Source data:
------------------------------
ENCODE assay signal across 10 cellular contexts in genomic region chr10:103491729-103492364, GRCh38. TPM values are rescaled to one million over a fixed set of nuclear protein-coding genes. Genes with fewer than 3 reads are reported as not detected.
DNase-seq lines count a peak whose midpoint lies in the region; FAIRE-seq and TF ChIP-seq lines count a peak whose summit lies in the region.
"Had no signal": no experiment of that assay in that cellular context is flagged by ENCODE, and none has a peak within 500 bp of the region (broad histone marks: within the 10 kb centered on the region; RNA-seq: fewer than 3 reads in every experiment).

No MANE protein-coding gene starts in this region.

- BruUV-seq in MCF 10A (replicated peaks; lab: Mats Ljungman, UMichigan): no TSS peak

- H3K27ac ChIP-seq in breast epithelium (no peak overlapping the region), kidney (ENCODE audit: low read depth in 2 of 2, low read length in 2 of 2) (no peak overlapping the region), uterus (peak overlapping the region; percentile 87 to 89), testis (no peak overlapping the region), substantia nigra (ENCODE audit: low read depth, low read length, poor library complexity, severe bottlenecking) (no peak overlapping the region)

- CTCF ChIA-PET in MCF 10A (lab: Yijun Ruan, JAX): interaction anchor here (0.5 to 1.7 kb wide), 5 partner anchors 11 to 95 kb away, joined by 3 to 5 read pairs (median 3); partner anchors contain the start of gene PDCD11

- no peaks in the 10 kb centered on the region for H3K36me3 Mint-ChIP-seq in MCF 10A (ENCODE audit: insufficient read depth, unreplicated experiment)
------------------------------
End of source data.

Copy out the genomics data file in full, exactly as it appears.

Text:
ENCODE assay signal across 10 cellular contexts in genomic region chr10:103491729-103492364, GRCh38. TPM values are rescaled to one million over a fixed set of nuclear protein-coding genes. Genes with fewer than 3 reads are reported as not detected.
DNase-seq lines count a peak whose midpoint lies in the region; FAIRE-seq and TF ChIP-seq lines count a peak whose summit lies in the region.
"Had no signal": no experiment of that assay in that cellular context is flagged by ENCODE, and none has a peak within 500 bp of the region (broad histone marks: within the 10 kb centered on the region; RNA-seq: fewer than 3 reads in every experiment).

No MANE protein-coding gene starts in this region.

- BruUV-seq in MCF 10A (replicated peaks; lab: Mats Ljungman, UMichigan): no TSS peak

- H3K27ac ChIP-seq in breast epithelium (no peak overlapping the region), kidney (ENCODE audit: low read depth in 2 of 2, low read length in 2 of 2) (no peak overlapping the region), uterus (peak overlapping the region; percentile 87 to 89), testis (no peak overlapping the region), substantia nigra (ENCODE audit: low read depth, low read length, poor library complexity, severe bottlenecking) (no peak overlapping the region)

- CTCF ChIA-PET in MCF 10A (lab: Yijun Ruan, JAX): interaction anchor here (0.5 to 1.7 kb wide), 5 partner anchors 11 to 95 kb away, joined by 3 to 5 read pairs (median 3); partner anchors contain the start of gene PDCD11

- no peaks in the 10 kb centered on the region for H3K36me3 Mint-ChIP-seq in MCF 10A (ENCODE audit: insufficient read depth, unreplicated experiment)